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Wood rose or dwarf rose, is known botanically as Rosa gymnocarpa. Photo by hit_the_snow, Flickr Creative Commons
Wood rose or dwarf rose, is known botanically as Rosa gymnocarpa. Photo by hit_the_snow, Flickr Creative Commons

Did you know that the coast redwood forest is home to a native rose? The wood rose or dwarf rose, is known botanically as Rosa gymnocarpa. It grows throughout Western North America and commonly grows on the forest floor of coast redwood forests reaching heights of approximately 4 feet.

In the spring (April – June), you’ll easily notice the plant’s small pink roses blooming among green pinnate leaves. In the fall and winter however, this plant is even more recognizable because the deciduous rose has shed its leaves and the remaining bright red rose hips – or fruits – punctuate the prickly stems. These rose hips are high in Vitamin C and have historically been used a minor source of food by native people. Today, rose hips are occasionally gathered to make tea or reduced into jams or sweet sauces.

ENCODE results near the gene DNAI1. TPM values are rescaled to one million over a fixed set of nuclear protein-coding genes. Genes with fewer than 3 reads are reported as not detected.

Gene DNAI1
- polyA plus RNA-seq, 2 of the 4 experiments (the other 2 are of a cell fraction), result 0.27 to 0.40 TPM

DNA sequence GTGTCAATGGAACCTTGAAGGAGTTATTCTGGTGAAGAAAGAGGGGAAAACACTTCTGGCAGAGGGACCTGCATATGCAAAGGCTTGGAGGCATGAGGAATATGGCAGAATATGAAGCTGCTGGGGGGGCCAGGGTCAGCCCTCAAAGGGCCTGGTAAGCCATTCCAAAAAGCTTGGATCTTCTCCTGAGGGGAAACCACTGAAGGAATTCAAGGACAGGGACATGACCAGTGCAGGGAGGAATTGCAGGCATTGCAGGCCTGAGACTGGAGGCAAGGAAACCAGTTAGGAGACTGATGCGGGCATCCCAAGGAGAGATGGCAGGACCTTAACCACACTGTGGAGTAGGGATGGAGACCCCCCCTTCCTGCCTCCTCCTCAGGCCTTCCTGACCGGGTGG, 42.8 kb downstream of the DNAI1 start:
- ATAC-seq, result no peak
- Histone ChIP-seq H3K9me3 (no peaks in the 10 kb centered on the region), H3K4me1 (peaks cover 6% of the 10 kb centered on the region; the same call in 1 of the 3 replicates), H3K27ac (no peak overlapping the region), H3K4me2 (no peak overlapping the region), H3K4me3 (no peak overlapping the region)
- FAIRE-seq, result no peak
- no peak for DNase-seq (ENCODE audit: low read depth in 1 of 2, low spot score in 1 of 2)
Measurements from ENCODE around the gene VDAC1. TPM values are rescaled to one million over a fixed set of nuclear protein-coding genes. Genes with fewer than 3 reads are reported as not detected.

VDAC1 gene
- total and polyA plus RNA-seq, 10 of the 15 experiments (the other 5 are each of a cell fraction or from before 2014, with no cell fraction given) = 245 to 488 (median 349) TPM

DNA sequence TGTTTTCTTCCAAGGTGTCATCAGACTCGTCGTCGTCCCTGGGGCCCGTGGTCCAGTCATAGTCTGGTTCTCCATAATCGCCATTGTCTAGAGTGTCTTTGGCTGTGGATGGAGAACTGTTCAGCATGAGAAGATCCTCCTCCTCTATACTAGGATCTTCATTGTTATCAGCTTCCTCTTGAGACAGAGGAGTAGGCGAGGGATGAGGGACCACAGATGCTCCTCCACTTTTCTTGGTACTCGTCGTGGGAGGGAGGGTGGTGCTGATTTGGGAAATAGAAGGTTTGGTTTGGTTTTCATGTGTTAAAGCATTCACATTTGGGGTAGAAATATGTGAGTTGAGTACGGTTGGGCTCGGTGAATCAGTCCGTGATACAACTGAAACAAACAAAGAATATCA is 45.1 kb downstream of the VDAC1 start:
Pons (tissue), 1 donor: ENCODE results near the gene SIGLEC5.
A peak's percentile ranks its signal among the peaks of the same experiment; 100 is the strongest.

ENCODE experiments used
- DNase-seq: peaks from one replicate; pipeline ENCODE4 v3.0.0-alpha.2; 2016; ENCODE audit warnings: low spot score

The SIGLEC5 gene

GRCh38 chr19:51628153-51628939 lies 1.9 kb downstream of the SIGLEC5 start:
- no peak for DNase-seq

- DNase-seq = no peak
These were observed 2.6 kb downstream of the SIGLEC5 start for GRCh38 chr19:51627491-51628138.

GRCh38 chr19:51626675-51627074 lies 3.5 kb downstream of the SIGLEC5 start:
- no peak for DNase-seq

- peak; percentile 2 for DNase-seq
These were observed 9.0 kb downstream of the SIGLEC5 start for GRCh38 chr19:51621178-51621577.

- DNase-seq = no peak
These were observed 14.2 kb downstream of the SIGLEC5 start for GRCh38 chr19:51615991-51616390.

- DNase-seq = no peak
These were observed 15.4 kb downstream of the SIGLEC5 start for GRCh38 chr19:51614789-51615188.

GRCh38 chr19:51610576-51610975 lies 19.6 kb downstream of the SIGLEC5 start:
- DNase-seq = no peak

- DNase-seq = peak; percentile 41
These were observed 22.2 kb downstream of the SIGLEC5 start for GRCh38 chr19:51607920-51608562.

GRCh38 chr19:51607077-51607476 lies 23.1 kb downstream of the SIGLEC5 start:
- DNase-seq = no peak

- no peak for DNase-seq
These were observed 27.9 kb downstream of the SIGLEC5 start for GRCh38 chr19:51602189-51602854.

Next time you walk through the redwoods, look for our local rose. For more insight into the botany of this plant, check out the USDA plant guide.

Be sure to explore our Interactive Map of Fun Redwood Facts to learn more about the redwood forest!


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About Emily Burns

Emily joined Save the Redwoods League as the Director of Science in 2010 after studying redwood forest ecology for seven years.


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